Let's abolish the Arts Council

5524
lets-abolish-the-arts-council

Let's abolish the Arts Council. There's something repugnant about a state agency that dishes out taxpayers' money for arts projects. It somehow makes me think of the appalling art that was condoned and encouraged by the governments of Soviet Russia, or Nazi Germany, or Maoist China (the image of 'Revolutionary Ballet', danced with rifles and machine guns, will stay with me for the rest of my days). Give the government a monopoly or near-monopoly of arts funding, and you're going to get art that appeals to bureaucrats. It might be really dull, or really 'challenging', but it will be the bureaucrats' choice, not the public's choice.

It's no surprise that art, literature, music, architecture as well as science and technology have flourished in capitalist societies rather than in socialist ones. Capitalist societies have had the wealth to look beyond subsistence to art and culture. They have given people the freedom to explore new approaches in the arts and sciences too. Even Russia's greatest buildings, and its greatest music, were created for private families and firms, not for soviet planning boards.

The freedom that is allowed in capitalist societies produces the freedom and elbow room that artists need. If your arts are funded and dominated by the state, you have only one place to go for support and sponsorship. If the officials like what you do and your face fits, you might get support. If not, you won't. In the capitalist society it is quite different. There are no end of people around with crazy ideas about art just like you, and wealth enough to back them. If you want to try out your ideas, all you have to do is to find one or two of those people, and you are in business. While the state system is exclusive, the capitalist system lets diversity flourish.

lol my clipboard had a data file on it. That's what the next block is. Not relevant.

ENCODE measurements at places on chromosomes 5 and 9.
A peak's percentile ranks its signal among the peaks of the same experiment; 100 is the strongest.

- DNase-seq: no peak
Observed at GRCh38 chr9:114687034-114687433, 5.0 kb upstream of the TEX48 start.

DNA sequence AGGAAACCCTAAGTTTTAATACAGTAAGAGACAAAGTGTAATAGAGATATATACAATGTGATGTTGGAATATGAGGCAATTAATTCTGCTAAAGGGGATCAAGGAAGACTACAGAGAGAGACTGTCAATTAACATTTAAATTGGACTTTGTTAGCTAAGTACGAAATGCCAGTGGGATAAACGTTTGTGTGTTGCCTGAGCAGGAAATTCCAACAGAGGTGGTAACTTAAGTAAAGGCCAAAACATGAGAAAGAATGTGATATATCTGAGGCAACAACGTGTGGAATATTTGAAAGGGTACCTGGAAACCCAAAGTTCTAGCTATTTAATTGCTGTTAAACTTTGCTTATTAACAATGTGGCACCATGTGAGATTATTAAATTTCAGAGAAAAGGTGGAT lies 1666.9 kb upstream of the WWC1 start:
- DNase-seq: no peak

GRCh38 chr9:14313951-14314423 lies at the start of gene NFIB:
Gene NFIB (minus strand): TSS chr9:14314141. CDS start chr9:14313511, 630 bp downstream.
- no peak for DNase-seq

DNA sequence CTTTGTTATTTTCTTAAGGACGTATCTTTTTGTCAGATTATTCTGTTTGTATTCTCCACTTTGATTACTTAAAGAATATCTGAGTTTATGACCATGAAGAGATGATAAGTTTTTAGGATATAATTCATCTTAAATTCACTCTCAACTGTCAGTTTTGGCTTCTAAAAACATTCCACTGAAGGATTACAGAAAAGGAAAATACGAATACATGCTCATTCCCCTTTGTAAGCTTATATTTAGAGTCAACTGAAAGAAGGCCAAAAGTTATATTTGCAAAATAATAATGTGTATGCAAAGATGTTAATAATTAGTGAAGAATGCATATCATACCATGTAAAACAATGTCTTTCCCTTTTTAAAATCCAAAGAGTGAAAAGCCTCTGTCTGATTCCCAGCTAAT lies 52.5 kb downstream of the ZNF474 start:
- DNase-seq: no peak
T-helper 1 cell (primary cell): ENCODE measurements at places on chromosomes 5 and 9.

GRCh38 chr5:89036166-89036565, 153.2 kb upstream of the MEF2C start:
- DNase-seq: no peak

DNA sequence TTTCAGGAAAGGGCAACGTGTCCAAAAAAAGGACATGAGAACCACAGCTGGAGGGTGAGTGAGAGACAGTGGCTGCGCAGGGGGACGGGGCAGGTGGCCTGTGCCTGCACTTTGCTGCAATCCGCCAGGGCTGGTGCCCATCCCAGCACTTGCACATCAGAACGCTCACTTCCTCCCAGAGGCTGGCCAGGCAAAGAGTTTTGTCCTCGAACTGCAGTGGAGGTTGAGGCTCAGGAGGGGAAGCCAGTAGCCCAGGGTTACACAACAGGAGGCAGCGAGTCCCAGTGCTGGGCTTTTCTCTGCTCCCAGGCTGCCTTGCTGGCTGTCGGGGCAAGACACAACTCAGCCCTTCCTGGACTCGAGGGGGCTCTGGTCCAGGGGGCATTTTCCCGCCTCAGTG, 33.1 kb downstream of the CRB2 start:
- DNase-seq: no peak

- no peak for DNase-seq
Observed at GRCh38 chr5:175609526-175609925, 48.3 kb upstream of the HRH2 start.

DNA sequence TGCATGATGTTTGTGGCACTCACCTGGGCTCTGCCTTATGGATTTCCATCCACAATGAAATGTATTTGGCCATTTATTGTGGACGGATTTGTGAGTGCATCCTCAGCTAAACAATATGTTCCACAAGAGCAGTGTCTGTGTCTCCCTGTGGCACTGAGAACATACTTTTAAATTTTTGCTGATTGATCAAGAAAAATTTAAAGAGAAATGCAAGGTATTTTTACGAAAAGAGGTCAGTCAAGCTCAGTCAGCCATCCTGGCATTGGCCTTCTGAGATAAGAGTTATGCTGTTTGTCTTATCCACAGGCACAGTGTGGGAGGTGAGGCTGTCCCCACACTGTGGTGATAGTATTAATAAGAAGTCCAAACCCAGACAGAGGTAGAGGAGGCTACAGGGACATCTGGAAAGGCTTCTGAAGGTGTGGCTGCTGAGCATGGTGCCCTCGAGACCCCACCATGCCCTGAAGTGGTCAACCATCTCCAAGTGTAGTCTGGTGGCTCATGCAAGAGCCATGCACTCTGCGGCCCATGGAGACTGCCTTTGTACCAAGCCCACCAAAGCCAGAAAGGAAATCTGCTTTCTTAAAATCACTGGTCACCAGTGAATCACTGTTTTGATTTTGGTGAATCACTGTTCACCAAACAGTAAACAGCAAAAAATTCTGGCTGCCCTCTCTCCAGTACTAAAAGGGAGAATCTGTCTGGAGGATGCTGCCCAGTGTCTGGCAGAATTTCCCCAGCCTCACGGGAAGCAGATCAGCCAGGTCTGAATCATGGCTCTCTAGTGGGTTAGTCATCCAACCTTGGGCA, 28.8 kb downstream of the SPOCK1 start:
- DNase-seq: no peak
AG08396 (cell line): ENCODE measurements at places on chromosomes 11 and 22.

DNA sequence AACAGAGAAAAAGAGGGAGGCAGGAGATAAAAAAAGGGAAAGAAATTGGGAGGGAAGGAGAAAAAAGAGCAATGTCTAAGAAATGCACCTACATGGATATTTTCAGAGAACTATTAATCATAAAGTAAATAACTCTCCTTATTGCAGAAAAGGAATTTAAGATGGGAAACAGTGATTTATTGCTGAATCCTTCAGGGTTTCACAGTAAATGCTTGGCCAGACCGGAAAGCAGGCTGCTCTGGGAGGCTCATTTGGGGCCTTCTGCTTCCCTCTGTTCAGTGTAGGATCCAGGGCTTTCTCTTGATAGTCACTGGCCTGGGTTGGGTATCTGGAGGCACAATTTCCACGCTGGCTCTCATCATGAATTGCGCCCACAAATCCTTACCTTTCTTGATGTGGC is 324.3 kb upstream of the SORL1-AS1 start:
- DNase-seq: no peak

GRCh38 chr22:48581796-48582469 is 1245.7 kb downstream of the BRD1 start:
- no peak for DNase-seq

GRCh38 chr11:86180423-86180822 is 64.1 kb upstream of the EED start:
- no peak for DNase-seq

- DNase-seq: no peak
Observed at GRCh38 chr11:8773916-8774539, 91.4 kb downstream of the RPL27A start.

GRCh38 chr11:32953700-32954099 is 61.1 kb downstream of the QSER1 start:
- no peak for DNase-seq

Of course, if we closed down the Arts Council – actually, I think it's more a matter of when – people say that there would be a funding gap, that private philanthropy would be insufficient to step into the breach, and that the nation's production of good art would fall.

In the first place, this begs the question of what the optimum quantity of arts production is, of course. Perhaps, with less public subsidy, production would fall, but perhaps the loss would bother nobody except a few artists. I do not know. The state can no more identify and plan the right quantity of painting or theatre or sculpture than it can identify and plan how many 50mm brass screws the nation needs. That is why we leave these things to the free market to deliver.

But even if we accept that the nation does indeed need and want greater output from the arts sectors, how best to encourage philanthropy to bring that on? Here I think we need reform of the charitable sector. Gordon Brown's gift aid was a revolution in charitable funding: no longer did they have to get subscribers to fill out complicated covenant forms before they could get tax relief. One simple form was perfectly sufficient. But the United States does it better, by making the tax benefit automatic, and giving it to the donor. The result is that people in all walks of life give willingly, and give much more, to charitable causes. They somehow think that they are cheating the tax collectors out of some money if they do. As a motivator for arts funding, I can think of none better.